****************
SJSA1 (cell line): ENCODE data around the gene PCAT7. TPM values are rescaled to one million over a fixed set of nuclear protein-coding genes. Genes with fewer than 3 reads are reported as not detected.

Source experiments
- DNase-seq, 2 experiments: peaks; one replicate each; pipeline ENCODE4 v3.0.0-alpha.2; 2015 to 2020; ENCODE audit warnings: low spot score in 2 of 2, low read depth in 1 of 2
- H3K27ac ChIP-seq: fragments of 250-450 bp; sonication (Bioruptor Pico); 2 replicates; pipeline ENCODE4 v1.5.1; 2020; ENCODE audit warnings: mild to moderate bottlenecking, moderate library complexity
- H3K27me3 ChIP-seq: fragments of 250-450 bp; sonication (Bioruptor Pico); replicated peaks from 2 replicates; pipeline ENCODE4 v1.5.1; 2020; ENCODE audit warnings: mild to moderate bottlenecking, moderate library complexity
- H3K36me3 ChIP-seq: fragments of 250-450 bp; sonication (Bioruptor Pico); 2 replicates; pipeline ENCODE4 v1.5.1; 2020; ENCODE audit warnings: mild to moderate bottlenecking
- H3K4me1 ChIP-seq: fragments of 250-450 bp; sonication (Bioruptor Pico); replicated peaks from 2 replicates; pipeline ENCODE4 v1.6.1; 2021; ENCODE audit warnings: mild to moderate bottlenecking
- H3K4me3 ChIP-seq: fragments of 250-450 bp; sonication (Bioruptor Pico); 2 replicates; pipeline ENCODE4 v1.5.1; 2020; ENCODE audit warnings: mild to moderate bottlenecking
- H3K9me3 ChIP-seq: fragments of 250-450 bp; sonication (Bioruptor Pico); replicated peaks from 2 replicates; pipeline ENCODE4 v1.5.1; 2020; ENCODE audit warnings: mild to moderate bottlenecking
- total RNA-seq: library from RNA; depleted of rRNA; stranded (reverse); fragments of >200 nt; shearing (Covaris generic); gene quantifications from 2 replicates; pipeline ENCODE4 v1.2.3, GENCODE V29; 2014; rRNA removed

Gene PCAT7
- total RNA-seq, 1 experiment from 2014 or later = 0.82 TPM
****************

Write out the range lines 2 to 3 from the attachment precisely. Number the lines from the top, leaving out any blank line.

Source experiments
- DNase-seq, 2 experiments: peaks; one replicate each; pipeline ENCODE4 v3.0.0-alpha.2; 2015 to 2020; ENCODE audit warnings: low spot score in 2 of 2, low read depth in 1 of 2